Communication and Rhetorical Studies
McAnulty College and Graduate School of Liberal Arts
Janie Harden Fritz
Kathleen Glenister Roberts
nemesis ethic, reconciliation discourse, retribalization through forgiveness, stakeholder ethics, victim responsibility
If an offender's credibility is the first and last victim of an offense, by what communication processes may credibility be recovered by the offender, and with what responsibility from the victim to the process? What responsibilities do other stakeholders have to the offender in defense of the common narrative? Based on phenomenological reflection for stakeholder ethics that requires a quadraic dialogue framed in the topics of harms and rights, but also the reluctant testimony of benefits and responsibilities credited to the offense, each stakeholder in the event becomes culpable to it, responsibility not necessarily for the prologue to violence, but for the project of restoring civic and corporate credibility through a dialogue of remembering and forgetting, and the epilogue of hope for a future of history by reconciliation discourse from transactional acts of pardon and expectation to transformational acts of love and forgiveness.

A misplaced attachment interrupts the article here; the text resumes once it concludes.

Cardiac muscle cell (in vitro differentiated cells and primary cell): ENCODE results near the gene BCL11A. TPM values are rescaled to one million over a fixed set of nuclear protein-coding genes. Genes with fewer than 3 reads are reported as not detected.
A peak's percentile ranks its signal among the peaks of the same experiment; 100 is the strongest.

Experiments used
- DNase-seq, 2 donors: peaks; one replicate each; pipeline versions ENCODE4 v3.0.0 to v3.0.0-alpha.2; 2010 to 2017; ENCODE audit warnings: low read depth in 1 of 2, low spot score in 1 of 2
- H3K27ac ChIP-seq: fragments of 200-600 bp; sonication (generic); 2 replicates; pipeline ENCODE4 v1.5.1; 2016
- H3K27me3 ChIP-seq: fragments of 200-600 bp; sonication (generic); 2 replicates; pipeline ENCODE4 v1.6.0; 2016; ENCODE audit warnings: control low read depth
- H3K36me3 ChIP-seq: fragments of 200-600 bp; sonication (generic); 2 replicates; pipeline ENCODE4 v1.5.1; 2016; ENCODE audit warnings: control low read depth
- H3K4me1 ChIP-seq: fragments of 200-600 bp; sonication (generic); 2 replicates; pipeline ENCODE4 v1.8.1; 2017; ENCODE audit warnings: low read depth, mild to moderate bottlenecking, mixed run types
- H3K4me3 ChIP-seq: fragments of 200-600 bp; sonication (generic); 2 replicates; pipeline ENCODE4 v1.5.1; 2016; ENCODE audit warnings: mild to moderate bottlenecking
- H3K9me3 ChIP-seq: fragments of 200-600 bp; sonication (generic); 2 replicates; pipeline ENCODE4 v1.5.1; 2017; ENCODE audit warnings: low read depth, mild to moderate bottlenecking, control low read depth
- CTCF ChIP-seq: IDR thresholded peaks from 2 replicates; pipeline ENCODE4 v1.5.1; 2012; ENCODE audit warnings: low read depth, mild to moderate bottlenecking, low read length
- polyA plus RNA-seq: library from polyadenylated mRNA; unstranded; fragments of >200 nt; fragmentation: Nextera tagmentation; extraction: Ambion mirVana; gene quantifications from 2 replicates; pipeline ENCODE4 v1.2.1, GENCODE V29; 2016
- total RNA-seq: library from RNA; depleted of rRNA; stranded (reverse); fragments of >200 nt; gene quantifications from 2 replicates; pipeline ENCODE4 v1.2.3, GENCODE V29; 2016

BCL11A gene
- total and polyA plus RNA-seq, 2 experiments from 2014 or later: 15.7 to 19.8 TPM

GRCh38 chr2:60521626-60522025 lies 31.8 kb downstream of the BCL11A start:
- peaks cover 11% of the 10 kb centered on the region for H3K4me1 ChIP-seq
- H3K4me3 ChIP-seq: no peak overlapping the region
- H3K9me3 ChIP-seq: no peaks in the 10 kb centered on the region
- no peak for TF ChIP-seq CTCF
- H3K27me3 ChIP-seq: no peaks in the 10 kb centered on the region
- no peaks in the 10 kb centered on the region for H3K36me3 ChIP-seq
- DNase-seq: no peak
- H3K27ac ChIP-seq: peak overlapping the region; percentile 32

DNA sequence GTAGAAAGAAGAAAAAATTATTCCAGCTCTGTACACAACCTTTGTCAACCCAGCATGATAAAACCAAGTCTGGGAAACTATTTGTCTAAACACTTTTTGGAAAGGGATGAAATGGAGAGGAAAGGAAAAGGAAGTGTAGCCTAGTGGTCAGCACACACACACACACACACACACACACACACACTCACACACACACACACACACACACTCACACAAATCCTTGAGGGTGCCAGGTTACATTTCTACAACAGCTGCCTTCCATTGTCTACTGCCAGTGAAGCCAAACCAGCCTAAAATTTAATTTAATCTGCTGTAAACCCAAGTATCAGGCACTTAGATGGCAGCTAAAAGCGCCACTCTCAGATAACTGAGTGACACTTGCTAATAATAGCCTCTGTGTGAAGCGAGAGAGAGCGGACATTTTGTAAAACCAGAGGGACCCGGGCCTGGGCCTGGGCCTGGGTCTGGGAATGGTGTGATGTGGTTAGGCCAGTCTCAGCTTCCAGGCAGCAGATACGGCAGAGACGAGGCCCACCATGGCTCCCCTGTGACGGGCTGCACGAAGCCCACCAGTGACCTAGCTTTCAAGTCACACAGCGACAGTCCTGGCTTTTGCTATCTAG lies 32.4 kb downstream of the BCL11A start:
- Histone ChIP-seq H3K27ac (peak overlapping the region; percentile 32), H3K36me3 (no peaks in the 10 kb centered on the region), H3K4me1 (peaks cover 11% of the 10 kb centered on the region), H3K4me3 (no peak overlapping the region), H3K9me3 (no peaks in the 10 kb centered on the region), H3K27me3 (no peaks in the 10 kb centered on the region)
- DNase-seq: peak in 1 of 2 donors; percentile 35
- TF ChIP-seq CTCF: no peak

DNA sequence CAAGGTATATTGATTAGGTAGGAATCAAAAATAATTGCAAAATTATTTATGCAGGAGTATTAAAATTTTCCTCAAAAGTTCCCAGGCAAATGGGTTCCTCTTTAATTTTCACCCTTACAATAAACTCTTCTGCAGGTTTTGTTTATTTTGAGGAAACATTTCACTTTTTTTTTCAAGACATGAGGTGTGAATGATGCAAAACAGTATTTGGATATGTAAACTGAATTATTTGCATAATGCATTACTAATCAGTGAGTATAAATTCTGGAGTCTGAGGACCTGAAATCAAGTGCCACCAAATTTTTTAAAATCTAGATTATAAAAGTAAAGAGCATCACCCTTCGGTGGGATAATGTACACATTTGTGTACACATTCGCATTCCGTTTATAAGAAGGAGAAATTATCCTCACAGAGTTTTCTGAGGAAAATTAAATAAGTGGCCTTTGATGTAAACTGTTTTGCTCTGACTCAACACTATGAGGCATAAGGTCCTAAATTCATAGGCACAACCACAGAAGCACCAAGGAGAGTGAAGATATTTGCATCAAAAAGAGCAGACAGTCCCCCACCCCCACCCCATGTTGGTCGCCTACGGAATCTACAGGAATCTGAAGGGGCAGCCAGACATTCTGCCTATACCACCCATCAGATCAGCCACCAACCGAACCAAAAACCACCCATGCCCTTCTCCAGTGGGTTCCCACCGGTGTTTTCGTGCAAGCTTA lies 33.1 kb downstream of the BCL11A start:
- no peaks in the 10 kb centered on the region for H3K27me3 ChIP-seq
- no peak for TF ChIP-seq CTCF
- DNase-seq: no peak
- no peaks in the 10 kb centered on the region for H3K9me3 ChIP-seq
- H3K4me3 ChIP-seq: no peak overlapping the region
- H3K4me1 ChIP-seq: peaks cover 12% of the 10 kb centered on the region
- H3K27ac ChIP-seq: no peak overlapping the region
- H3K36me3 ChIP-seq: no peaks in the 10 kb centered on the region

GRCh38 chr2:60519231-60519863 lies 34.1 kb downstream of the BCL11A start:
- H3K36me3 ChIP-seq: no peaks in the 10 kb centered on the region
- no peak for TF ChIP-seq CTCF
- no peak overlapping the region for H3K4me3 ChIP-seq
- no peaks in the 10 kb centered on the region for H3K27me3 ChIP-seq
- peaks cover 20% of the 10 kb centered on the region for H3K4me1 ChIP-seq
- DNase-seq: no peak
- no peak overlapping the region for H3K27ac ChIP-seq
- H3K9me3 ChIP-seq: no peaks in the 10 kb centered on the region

Janus, L. (2009). From Forfeited Agency to Communities of Hope: Reinventing Ethos through Narratives of Remembering and Forgetting (Doctoral dissertation, Duquesne University). Retrieved from https://dsc.duq.edu/etd/698